Tuesday, 13 May 2008

Accuracy on the internet

It’s a very small point. But it illustrates perfectly the dangers of relying on the internet as any sort of record of note.

Over the last couple of weeks, I appear to have turned into UK numero uno writer on the subject of extreme porn (at least, according to Google). Accident: I’d much rather be writing about Data Security!

It does mean, however, that I keep an eye on who is saying what about the subject. Like the BBC. On 8 May the Criminal Justice Bill received the royal assent. The BBC ran a short piece that was written very much from the perspective of those celebrating the Bill’s passage. Fair enough. There are two sides to every argument, and both should be heard.

What was not so fair were a number of inaccuracies. The article stated that the new provisions on extreme porn became law on that day. (Nope: they await a “commencement date” in Parliament). It also suggested no significant opposition. Equally untrue – unless you dismiss peers, lawyers and public demonstrators as “insignificant”.

So far, so ordinary. What follows is seriously Orwellian. A thread (on the BBC messageboards) pointed out these inaccuracies. Debate followed. And if you re-visit the BBC link today – there is no sign of these inaccuracies. The page also carries a “last update” stamp – but this has not been updated. Yet.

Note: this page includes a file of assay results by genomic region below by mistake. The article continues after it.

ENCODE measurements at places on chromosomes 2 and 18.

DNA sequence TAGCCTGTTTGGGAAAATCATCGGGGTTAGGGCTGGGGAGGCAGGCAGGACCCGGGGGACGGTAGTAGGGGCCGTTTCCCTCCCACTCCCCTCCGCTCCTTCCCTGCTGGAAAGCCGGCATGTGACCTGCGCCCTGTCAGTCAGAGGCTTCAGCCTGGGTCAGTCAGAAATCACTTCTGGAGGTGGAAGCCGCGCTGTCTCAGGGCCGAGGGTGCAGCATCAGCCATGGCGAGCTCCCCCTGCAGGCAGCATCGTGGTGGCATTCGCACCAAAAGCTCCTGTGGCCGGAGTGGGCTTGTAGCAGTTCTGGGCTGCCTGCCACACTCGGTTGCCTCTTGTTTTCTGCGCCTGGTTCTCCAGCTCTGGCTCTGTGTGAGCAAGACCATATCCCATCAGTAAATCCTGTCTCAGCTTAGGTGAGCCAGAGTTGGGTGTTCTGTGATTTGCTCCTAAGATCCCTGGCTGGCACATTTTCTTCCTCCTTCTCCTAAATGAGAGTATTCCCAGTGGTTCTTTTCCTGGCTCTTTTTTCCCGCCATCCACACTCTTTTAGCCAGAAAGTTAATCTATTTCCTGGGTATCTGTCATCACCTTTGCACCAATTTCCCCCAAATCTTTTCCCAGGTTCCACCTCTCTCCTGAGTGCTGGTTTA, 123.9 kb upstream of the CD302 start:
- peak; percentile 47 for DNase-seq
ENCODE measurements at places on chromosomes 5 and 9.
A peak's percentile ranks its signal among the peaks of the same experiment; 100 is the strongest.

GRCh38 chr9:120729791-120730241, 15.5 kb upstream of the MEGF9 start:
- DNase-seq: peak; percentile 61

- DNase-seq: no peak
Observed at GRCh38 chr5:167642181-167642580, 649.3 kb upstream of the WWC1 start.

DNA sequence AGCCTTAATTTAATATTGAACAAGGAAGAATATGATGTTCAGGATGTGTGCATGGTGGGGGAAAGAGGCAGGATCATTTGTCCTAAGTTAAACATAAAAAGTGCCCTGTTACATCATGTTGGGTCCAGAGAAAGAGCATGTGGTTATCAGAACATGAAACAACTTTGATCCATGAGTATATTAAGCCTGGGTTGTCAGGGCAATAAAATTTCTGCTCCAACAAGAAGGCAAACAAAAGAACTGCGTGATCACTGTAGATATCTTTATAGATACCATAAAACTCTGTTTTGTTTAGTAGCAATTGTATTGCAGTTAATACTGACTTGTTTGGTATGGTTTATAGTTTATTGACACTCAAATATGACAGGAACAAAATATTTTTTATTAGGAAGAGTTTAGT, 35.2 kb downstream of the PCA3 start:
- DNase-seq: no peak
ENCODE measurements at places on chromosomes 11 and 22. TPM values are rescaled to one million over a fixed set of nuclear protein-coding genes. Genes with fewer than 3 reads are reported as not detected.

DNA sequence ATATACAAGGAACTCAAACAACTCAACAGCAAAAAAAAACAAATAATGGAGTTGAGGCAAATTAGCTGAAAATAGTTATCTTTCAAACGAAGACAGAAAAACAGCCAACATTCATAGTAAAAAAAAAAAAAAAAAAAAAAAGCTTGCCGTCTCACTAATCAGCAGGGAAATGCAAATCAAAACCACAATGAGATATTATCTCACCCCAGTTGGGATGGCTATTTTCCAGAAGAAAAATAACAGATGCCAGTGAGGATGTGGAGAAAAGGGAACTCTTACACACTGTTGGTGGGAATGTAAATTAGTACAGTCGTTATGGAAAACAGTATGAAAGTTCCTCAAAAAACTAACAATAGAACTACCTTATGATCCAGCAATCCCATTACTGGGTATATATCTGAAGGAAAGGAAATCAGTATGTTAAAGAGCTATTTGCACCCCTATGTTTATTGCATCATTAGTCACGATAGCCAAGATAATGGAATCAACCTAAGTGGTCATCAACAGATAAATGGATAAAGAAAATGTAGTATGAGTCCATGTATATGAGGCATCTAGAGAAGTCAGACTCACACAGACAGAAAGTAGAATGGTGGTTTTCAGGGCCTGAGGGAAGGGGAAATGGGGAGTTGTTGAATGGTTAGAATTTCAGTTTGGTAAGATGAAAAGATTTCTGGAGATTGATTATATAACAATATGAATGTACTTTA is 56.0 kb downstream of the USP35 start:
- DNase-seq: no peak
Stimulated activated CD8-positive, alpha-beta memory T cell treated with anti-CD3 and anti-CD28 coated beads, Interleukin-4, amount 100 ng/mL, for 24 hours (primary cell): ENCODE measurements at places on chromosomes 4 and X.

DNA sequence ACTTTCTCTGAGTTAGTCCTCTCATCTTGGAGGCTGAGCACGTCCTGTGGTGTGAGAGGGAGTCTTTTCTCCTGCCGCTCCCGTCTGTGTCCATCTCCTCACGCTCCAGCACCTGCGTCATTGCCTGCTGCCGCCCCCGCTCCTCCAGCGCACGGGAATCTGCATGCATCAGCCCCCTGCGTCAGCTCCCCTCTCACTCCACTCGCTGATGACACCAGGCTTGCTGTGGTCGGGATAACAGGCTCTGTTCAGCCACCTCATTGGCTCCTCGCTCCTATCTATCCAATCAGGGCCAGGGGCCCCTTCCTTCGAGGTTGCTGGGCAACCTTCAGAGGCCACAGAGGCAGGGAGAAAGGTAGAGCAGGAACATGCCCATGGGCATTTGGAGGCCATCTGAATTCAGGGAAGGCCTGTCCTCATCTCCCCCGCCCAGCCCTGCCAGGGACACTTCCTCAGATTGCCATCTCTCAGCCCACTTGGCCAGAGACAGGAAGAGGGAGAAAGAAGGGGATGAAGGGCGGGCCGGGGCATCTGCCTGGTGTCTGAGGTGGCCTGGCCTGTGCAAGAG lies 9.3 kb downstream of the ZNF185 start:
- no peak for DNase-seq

Perhaps this is all in the spirit of modern exams: if you make a mistake, you put it right again and again and again. But it did set me thinking.

There are swathes of recent history that I have experienced personally that just aren’t recorded accurately – or at all – on the internet. We all know how unreliable it is.

But you might expect the BBC to be more accurate. Or if they get it wrong, you might expect an edit trail to show what they have changed.

This sort of thing happens ALL the time. It even afflicts Hansard – the supposedly comprehensive record of all that is said in Parliament - most usually when the recorder “doesn’t quite hear” decidedly unparliamentary language.

Can anything be done? This is not really a Press Complaints issue. It is corrosive. Perhaps the time has come for readers to be more active in recording and objecting to this sort of re-writing. Because if it happens for the little things, you can be pretty sure that one day it will be happening for the big stuff as well.

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